- Marriage is hard in general. But for us, divorce isn’t an option. Because what good is holding guilt over someone’s head for 50+ years if everything ends seven years in? I’m kidding, y’all. Seriously, though. . . we’ve already experienced some hard-hitting stuff. And it’s been tough. And some days it might have been easier to throw in the towel. But ultimately, he’s my weirdo. So I guess we’re staying put.
- No matter what they tell you, childbirth is the easy part. Third degree tear? C-Sections? Please. Wait until you’re hiding in the pantry with a pint of Haagen Dazs and a shot of whatever beverage (adult or not) is within arms reach, praying that your kids won’t get up from Mickey Mouse Clubhouse and discover your hiding place. Parenting has it’s good days. But it definitely has it’s “hide out in the pantry and pray bedtime carries it’s ass” days, as well. But chillax — that should mean you’re doing it right.
- When you’re young, crying and flirting will probably get you out of a ticket. When you’re a mother, you pray the police have a heart and let you go because, “the baby only sleeps when the car is in motion… and he’s about to blow a gasket.”
- The same does not apply to grocery store clerks who could care less that $0.78 a pound is ridiculous for bananas and that you missed the sale for teething biscuits.
- High school seems like an eternity. College finals can be daunting. Hold on, man. The end is near.
- Family is pretty much an extraordinary thing. And I’m not just talking biological (see #9). My kids call my best friends aunt & uncle. I wouldn’t have it any other way. Because having learned about Gabe’s three girlfriends (two at school and one at daycare), I’m ready to call in the troops with our rocking chairs and guns in hand. Paintball guns, y’all… don’t get your panties in a twist.
- A night out with the girls is amazing and just what the doctor ordered. Whether you’re single, in a relationship, married/divorced with kids… whatever. A night out with your pals is the ultimate in refreshing. Guys, same goes for you. Just keep it clean, ladies and gents. Social media, you know.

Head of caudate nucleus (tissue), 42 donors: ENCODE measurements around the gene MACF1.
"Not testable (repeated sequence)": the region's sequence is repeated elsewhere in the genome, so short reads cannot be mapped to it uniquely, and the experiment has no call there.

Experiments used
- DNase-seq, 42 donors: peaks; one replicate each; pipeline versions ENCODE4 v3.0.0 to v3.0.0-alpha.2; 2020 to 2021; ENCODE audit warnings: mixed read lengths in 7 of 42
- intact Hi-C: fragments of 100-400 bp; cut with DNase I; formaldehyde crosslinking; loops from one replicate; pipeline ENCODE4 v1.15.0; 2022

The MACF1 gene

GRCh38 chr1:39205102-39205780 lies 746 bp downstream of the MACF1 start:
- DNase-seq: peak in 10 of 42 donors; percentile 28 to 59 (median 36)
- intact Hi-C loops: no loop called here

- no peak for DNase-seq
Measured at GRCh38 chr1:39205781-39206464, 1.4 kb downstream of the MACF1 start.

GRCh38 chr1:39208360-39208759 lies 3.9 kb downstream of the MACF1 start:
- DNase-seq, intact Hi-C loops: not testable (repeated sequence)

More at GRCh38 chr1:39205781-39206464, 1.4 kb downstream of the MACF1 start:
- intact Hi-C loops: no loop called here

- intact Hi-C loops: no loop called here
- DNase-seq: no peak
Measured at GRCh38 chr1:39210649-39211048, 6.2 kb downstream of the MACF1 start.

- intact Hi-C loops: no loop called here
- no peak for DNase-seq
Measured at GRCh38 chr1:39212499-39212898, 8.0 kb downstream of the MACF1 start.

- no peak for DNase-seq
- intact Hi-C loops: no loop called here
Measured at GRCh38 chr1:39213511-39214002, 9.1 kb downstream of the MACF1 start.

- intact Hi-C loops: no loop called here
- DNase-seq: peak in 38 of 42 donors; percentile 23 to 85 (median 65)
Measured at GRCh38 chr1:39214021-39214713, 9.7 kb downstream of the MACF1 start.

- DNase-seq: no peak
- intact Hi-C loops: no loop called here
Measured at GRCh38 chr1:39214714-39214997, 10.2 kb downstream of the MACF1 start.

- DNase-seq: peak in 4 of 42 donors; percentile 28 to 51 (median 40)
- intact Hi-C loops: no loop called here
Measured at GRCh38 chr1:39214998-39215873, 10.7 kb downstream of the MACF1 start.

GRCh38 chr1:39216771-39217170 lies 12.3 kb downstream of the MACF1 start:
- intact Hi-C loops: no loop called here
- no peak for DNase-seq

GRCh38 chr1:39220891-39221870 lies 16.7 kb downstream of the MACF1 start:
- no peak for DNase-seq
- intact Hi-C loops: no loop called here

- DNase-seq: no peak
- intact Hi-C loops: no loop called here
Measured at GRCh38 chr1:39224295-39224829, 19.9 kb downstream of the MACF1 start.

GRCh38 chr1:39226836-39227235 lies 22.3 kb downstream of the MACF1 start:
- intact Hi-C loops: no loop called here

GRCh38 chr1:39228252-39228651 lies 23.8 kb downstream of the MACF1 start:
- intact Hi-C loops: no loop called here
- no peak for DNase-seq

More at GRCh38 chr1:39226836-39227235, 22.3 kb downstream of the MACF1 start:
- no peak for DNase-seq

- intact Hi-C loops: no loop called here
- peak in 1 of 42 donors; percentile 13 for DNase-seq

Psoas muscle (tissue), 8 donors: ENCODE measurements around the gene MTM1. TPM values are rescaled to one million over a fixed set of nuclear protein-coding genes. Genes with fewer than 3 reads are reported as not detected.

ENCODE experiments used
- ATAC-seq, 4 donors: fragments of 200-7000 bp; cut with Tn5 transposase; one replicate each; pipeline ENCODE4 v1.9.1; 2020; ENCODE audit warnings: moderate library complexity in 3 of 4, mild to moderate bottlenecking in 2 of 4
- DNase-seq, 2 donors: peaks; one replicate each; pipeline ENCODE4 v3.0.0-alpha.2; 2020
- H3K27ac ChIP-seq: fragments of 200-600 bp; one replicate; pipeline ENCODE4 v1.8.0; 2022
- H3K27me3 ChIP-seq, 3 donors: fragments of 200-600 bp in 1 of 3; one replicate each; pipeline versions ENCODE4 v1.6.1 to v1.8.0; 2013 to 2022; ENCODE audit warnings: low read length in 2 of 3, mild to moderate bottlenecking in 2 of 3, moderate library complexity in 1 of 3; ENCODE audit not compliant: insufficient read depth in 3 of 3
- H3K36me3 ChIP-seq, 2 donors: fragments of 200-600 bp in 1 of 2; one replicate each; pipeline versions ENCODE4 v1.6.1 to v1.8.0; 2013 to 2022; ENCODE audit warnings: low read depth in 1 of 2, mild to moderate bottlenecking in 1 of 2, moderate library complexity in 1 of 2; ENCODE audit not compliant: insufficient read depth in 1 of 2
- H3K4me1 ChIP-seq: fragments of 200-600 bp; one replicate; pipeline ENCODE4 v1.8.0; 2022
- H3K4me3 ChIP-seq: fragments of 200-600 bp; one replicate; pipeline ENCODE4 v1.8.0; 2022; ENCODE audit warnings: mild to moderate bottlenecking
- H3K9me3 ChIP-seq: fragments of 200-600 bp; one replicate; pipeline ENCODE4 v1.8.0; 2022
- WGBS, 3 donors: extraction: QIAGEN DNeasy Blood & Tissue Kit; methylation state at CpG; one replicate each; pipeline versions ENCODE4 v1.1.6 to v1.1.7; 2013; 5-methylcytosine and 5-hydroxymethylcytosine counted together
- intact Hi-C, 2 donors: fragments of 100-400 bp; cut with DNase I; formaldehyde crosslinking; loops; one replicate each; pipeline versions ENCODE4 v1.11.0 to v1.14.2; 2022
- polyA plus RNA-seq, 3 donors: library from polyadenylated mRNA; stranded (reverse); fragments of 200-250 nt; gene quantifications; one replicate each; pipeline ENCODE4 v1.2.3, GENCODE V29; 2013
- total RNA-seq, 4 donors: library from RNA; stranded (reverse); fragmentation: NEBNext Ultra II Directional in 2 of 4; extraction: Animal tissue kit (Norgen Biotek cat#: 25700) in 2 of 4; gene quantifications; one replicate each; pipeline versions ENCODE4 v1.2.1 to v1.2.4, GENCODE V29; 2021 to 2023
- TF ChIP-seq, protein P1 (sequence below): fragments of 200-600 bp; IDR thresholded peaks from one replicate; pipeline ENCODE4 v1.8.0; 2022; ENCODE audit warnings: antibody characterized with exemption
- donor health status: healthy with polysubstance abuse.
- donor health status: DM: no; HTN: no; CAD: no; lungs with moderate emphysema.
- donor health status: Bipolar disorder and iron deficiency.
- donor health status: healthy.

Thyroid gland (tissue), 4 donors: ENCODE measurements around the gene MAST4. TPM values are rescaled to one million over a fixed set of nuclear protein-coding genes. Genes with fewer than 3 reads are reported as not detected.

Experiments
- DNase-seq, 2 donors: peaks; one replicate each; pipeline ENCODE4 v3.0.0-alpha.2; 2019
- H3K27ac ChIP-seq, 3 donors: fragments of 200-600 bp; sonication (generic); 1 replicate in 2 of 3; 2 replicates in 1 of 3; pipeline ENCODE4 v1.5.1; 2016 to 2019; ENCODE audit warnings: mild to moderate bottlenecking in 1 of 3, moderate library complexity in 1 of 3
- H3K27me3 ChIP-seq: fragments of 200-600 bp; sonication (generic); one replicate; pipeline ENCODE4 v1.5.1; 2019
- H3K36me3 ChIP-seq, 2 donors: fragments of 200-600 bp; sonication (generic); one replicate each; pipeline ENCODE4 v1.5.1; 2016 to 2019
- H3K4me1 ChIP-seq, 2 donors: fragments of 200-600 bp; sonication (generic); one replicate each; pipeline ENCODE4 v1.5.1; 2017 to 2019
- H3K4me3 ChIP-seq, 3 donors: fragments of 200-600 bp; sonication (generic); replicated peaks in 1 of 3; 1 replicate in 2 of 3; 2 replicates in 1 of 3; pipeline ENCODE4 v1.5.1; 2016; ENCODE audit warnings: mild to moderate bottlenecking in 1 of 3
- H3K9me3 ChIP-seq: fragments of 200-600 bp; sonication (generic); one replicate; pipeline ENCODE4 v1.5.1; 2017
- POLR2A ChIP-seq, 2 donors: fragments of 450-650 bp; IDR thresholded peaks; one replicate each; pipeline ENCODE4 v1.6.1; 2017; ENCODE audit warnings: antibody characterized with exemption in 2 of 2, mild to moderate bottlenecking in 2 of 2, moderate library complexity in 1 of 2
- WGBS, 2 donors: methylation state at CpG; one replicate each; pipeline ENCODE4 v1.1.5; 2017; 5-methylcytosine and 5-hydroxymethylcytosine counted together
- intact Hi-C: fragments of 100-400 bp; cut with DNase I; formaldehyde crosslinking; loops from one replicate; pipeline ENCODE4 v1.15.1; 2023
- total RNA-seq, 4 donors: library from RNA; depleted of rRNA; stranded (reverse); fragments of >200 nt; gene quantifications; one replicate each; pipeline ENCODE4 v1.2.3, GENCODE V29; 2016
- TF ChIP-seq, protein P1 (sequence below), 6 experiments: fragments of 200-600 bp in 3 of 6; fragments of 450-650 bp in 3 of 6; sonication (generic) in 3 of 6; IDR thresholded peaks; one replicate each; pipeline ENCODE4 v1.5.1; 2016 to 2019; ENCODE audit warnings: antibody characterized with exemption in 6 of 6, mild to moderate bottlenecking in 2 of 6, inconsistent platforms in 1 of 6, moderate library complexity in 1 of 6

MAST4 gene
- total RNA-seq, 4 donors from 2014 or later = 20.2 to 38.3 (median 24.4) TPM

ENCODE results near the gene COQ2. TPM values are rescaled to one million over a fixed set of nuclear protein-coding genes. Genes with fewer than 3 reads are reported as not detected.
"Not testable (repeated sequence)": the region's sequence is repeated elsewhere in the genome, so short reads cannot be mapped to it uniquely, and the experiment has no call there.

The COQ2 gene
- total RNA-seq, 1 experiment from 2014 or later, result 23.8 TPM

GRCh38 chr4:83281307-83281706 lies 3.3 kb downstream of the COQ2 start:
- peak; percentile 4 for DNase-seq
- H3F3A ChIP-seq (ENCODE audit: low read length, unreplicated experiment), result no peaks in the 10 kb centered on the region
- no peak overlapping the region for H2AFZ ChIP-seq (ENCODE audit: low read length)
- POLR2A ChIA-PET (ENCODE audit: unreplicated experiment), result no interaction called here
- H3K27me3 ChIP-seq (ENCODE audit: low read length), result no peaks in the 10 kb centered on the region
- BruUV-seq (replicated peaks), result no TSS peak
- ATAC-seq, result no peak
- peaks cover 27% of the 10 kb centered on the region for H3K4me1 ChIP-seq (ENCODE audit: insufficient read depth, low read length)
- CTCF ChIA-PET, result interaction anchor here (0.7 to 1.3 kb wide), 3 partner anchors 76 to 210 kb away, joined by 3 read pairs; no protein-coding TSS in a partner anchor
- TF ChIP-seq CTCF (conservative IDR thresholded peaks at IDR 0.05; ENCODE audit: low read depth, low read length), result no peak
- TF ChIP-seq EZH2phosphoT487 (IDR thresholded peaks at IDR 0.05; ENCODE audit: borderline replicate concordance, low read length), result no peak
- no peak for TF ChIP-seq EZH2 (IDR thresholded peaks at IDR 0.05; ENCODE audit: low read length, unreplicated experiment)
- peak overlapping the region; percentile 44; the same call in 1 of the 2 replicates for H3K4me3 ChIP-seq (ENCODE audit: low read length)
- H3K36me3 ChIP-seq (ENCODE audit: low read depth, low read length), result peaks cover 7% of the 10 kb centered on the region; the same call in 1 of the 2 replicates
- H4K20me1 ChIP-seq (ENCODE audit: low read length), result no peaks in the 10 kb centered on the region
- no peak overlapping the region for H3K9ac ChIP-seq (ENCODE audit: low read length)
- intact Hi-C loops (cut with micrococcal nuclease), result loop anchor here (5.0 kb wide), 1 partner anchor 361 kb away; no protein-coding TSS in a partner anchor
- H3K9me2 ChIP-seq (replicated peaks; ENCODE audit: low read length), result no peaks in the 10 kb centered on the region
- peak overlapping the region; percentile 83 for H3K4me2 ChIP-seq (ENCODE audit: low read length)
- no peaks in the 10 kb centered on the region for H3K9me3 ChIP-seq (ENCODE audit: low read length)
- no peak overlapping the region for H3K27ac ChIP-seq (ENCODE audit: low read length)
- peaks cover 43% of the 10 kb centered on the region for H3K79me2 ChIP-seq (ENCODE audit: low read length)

- An evening out with the hubs/little lady is even better. If you have kids, try not to talk about the weird stuff that comes out of their noses or how cute or hilarious it was because it kind of looked like Abraham Lincoln. Talk about yourselves… or anything else, for that matter. You only have a few hours to pretend that you’re childless. Revel in it,
- I figured I’d be a “progressive” woman when I was younger. That I could hang out with guy friends solo and still be in a relationship. You can’t and, really, you shouldn’t want to risk it. Not that anything would happen. And I’m not trading in my independence for an apron and a 1950’s edition of Southern Living Recipes. But unless Ev can be around, it can’t happen. Ditto for him. I’ve learned that things can happen, it’s my job as a spouse to try and keep things from happening. Accidental or not.
- It took me several years, but it hit me a while back that my little brother is one of my best friends. And why not? We’ve seen a lot together. My kids adore him. He’s pretty cool. It was one of the best realizations I’ve ever had.
- I have learned and relearned that you can’t make people love and respect you. Those are two things that come naturally and cannot be forced. It can be learned, absolutely. And I’d say that a learned love and respect can be the best kind. But you can’t make it happen. And when you come to terms with that fact, you can live a more content life than you could imagine.
- I said it once recently, but it’s worth a repeat. When I was younger, I was scared of everything. I was content to sit idly in the background. Having little ones changed that in me slowly but surely. If you ever have the opportunity to have little ones and give up some pretty sacred pieces of yourself, do it. It’s amazing. Even on the Haagen Dazs days.
- Unless you’re born into money or have the power to summon wild wealth on a whim, new business ventures are scary. But once you see things taking form and going forward, it’s a pretty cool experience. Definitely equal parts cool and risky.
- Buying a house is a pain in the ass. But to get out from under a rent note is a relief. Moving is also a pain in the ass. Find reliable friends to help. Cook for them. Laugh with them. Mark boxes FRAGILE. Drink after all is said and done if necessary.
- If you take note of nothing else I’ve mentioned, do yourself a favor and write this down: Remember to laugh. It’s easy to get down and discouraged sometimes. Remember to laugh… even if you have to find something to laugh at.
- Lastly, the past twenty-seven years has been a roller coaster of up’s, down’s, and twirly loops. In twenty-seven years, Gabe will be nearing thirty three and Connor twenty-nine. I’ll be fifty freaking four. There may be grandchildren… possible retirement. Who the hell knows. I’m still learning how to navigate the ride, but I’m ready for the next go around.